No, the critters of Sellwood and Westmoreland were not all dogs and cats. We're talking here about some of the more exotic animals that have shared their lives with folks in Inner Southeast Portland: Monkeys and Cheetahs and Parrots – Oh My.
Ever since the arrival of the first Europeans to our treasured part of the country, and going back further to times when Native Americans possessed the land, wildlife has been an important part of life here. The Clackamas People who hunted, fished, collected berries and roots, and lived around the northern tributaries of the Willamette River, were dependent upon the supply of salmon and trout that they hauled from the river – especially near the falls of Oregon City.
Arrowheads, broken pottery, and small artifacts collected along the beach at Oaks Park by curious residents prowling the shoreline, suggest that Indian encampments may have been common there long before the nation's oldest continuously-operating amusement park was built in 1905.
When new settlers began building farms and houses, and starting fruit orchards south of what we now know as Sellwood, they too were fishing the Willamette River for their evening meal. In the 1920's and 30's fishing provided sport as hundreds floated out onto the Willamette River with lures and lines when fishing season was declared open.
In the early spring, those enthusiasts would find their favorite spots along the riverbank, or they'd row out onto the chilly waters of the north-flowing Willamette to make their catch. An annual fishing derby was begun by Peter Leipzig, owner of Sellwood's Leipzig Café, who encouraged fishermen to bring their largest catches to be weighed on his 100 pound scale.
Gigantic salmon snared from the river were flung onto a safety line and hauled up the hill at Spokane Street to the café at 13th Avenue, where it still stands today. The winners were crowned and fetéd with prizes, free beer, and a hearty hurrah.
Sections of Westmoreland and Sellwood were in early days a wilderness of dense forest and underbrush, until the Eastside Lumber Company began cutting down some of the fine timber to process at the Lumber Mill. Cougars, coyotes, deer, and I'm pretty sure skunks, were scattered along the forestland in this part of Southeast Portland – but the arrival of the first incoming settlers from the East chased many of them off.
In 1882, the Sellwood Real Estate Company purchased 360 acres of pristine fir trees, and began clearing the land to make way for buildable lots, and houses for prospective buyers. As some of us can testify, if indeed they were once scarce here, the coyotes and skunks have certainly returned.
Roaming cows that trampled crops – and horses, dogs, and foxes – became a nuisance to some landowners, as they did to Sellwood's early farmers, who were trying to build a "respectable town". Residents were so insistent on the need to rid the area of the wild animals who ate their gardens or blundered haphazardly through their prize flowers, that they called upon city leaders to find a solution. Not the City of Portland mind you, but the City of Sellwood – where Mayor Raymond Bean and his five elected City Council members quickly enacted a law and sent the Sheriff off to make sure that foxes and stray dogs were impounded or killed.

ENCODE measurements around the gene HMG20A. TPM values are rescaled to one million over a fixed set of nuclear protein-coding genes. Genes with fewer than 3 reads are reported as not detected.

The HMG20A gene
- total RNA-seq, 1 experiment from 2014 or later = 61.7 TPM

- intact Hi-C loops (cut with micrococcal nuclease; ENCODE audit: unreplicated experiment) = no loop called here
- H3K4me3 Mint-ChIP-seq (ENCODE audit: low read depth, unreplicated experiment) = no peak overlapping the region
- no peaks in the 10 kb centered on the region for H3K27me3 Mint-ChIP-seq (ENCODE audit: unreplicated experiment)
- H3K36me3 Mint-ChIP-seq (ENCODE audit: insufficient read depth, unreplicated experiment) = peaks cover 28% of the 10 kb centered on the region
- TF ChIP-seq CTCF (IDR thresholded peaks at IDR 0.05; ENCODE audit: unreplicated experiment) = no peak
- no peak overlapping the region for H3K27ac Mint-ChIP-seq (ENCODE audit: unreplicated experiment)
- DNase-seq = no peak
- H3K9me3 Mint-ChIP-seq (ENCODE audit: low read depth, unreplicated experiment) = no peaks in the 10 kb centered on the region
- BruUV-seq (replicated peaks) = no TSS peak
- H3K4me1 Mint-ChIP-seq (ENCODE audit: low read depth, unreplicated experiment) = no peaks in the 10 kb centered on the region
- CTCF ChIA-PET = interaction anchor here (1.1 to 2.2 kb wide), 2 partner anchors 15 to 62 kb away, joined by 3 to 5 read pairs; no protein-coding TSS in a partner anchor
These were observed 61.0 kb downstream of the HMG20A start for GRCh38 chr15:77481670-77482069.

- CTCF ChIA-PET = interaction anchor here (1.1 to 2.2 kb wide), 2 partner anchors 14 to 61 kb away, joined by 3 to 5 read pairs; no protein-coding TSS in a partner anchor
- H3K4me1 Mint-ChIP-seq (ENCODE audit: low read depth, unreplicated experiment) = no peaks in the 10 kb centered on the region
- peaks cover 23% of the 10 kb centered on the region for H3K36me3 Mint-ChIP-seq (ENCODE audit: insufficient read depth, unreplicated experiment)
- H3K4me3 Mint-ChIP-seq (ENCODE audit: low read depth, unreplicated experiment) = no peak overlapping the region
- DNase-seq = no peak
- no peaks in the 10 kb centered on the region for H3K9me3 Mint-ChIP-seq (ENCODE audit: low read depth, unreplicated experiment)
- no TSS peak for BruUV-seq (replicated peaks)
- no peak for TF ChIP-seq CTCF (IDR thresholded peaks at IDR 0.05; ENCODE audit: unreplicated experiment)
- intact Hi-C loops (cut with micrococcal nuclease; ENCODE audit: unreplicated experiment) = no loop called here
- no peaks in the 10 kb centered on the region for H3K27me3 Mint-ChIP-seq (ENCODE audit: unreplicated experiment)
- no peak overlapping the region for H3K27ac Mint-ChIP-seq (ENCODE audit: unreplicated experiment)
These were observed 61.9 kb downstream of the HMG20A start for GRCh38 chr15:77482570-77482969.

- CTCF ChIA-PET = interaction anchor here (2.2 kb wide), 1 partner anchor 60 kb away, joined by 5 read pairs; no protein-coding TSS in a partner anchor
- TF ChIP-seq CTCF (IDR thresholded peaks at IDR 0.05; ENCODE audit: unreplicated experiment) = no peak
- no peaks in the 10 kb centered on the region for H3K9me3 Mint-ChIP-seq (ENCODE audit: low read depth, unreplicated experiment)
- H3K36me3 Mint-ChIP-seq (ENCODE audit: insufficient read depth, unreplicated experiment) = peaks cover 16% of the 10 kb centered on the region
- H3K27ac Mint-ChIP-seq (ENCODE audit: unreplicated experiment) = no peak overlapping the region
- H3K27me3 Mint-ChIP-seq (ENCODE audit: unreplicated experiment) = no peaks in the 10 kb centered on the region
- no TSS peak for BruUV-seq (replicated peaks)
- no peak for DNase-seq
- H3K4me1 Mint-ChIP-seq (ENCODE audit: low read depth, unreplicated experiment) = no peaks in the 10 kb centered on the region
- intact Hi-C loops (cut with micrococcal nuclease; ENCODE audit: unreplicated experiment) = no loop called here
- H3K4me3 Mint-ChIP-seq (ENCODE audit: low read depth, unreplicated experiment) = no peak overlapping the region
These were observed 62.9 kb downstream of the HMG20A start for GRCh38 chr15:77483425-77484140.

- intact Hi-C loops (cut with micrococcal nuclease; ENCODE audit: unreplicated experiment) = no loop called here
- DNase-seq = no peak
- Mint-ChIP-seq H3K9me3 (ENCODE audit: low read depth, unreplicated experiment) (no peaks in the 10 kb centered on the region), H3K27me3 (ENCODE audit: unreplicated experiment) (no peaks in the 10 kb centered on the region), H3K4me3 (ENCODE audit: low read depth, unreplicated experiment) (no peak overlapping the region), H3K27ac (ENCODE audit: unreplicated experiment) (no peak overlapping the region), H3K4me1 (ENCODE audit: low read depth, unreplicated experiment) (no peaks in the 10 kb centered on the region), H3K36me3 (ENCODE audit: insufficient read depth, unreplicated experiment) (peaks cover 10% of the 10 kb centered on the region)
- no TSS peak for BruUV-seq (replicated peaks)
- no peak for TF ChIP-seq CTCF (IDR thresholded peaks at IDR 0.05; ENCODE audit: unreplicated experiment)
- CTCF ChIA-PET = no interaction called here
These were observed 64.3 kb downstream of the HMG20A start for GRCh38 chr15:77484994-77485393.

Further, an ordinance was written that dairymen were required to build fences to keep meandering cows from destroying personal property, and off the main roads and railroad tracks. Citizens who didn't comply with this law were assessed a hefty fine.
Once the statutes were enacted, and the local sheriff had rid the neighborhood of unruly critters and locked up any surly men along the way, the residents of Sellwood were able to settle down and enjoy a well-respected community – with their own domesticated pets!
As many Westmoreland and Sellwood neighbors know, Oaks Bottom, a section of wetland with a large seasonal pond just below the Sellwood Ridge, has long been home to many birds and reptiles. Tree frogs, beavers, skunks, red winged blackbirds, the occasional eagle, and ospreys have all roamed its land, flown through its sky, and fed from the water and reeds of this 168-acre wildlife refuge. In 1988, Portland Parks and Recreation declared Oaks Bottom to be Portland's first Urban Wildlife Refuge.
Visitors to Oaks Bottom can view some 129 species of birds there; but shoppers who stopped in at Moreland Hardware on S.E. Milwaukie Avenue during the 1960's and 70's came face to face with another type of feathered friend: The parrots of Henry Braunsten. Henry was an avid collector of parrots, and he brought his pets to work with him. Westmoreland residents Gordon and Donna Merseth are among those who can testify that during a visit to the store they were sometimes greeted by dive-bombing Braunsten parrots.
Usually the parrots were perched on the shoulders of the proprietor or his relatives, as they went about the store filling orders or guiding customers to desired products. But on more than one occasion, consumers left not only with their purchase, but also with a small white messy memento from the "Braunsten birds of prey".
Returning in our narrative to a much earlier time, however, the Volunteer Sellwood Fire Department in 1907 received five professionally trained horses for the fire house near the corner of 13th Avenue and S.E. Umatilla Street. Before the arrival of this fine team of stallions, Sellwood's early firefighters were young men specifically selected from the neighborhood – chosen for their strength, agility, endurance, and their ability to drag along a heavy hose wagon on foot while running to a fire.
They also had to pump water by hand from a steam engine, and scale burning buildings on their wooden ladder. So, when a team of firefighting horses was first introduced to the crewmembers, it was a welcome sight. A team of firefighting horses could handle the heavy work of these emergencies more efficiently and faster than men on foot.
Five or six horses were kept on hand at the station at all times, and it became the responsibility of the hired crew to feed, exercise, and train them throughout the year. The horses became a favorite among the local citizens – hundreds of them turned out to watch the galloping horses race through the streets of Sellwood when the alarm was sounded.
Once the fire was contained and the emergency was over, the horses needed to be watered and walked back to the fire station. Energetic young boys competed for the honor of leading the exhausted horses back.